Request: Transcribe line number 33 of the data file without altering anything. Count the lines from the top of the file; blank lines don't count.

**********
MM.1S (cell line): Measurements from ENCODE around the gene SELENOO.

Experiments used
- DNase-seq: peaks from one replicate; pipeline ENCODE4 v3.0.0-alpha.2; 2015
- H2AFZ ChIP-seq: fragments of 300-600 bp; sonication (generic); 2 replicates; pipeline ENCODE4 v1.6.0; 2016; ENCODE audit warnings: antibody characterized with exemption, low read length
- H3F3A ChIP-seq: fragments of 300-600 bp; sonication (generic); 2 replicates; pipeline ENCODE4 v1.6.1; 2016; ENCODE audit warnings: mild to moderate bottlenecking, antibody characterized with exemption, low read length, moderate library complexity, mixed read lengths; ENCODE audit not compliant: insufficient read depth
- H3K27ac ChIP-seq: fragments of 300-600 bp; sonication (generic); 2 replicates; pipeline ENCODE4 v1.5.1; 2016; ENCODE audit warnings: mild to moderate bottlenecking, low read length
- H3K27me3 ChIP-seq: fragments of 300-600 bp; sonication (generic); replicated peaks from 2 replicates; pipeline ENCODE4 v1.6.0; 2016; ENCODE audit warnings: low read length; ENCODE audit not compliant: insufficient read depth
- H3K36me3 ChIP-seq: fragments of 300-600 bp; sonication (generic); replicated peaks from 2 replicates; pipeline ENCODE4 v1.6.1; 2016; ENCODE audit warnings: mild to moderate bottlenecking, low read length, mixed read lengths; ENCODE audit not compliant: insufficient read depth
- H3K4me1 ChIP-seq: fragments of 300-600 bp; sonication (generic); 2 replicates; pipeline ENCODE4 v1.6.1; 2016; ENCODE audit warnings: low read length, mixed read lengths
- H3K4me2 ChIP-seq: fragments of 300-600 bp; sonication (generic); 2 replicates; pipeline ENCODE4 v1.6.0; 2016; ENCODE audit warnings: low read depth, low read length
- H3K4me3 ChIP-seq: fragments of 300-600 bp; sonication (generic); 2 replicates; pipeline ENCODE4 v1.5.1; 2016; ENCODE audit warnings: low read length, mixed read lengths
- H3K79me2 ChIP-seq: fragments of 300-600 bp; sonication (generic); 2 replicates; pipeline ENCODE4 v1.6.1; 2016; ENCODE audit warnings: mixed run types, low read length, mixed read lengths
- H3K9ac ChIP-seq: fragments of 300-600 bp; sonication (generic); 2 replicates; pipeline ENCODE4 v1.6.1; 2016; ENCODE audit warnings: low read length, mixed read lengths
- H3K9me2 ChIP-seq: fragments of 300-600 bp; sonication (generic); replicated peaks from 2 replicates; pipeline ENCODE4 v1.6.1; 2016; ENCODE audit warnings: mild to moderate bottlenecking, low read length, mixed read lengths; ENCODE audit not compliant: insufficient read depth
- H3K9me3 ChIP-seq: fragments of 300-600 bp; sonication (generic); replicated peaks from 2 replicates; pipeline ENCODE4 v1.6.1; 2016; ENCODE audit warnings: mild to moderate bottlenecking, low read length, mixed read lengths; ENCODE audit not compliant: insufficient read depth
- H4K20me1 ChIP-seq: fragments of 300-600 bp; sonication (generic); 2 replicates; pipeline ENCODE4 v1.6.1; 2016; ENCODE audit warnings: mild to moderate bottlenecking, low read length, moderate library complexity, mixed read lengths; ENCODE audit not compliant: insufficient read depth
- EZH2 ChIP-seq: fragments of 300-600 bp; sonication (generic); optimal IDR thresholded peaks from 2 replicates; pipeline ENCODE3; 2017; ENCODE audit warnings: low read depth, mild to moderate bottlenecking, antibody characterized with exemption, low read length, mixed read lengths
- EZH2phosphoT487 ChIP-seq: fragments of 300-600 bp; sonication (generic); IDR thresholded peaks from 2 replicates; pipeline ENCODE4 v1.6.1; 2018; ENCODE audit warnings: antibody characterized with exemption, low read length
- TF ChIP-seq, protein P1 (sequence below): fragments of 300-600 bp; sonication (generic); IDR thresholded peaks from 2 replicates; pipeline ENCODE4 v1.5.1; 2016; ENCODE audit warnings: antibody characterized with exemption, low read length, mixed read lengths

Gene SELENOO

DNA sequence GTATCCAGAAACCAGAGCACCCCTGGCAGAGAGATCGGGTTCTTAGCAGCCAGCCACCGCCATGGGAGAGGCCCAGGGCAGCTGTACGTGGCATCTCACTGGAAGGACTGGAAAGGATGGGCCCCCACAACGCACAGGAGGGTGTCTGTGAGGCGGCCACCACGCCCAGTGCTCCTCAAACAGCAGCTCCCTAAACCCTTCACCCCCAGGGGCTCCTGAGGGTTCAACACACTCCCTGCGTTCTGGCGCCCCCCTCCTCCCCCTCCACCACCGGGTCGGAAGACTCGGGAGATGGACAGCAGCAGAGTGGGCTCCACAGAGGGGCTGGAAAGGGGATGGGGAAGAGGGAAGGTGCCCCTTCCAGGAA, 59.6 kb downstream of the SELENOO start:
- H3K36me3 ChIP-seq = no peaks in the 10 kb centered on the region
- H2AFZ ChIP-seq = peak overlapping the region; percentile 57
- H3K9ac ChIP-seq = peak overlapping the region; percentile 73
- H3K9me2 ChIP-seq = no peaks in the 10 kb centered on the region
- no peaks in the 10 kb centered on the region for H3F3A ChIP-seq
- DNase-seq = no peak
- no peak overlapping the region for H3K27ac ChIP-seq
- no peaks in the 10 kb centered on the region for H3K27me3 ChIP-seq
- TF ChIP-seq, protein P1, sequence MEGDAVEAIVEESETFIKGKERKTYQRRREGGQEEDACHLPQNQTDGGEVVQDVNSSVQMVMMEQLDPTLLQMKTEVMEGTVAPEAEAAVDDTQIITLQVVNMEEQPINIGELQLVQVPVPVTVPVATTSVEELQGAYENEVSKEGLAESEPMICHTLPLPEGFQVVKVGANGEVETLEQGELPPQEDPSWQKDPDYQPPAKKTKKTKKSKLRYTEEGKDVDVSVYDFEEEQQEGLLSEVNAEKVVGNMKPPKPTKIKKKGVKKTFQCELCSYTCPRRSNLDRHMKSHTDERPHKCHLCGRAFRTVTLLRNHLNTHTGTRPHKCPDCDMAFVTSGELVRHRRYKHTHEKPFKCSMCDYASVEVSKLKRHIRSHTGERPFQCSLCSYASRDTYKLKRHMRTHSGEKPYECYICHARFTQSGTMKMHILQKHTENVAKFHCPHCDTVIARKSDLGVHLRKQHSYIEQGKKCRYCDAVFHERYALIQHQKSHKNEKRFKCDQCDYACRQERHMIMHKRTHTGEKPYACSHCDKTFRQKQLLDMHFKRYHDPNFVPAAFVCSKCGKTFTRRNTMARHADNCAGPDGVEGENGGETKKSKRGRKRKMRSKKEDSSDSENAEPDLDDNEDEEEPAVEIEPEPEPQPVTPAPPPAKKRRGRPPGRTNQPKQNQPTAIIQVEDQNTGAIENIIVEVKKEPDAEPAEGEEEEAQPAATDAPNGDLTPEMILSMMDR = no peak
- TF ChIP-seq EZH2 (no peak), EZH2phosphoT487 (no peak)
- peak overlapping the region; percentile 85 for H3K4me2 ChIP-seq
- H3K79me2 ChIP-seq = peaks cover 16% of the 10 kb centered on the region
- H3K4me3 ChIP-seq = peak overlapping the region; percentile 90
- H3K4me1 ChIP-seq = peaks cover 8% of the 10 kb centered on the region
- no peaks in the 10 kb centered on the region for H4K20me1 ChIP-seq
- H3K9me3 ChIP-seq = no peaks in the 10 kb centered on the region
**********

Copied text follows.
- H3K79me2 ChIP-seq = peaks cover 16% of the 10 kb centered on the region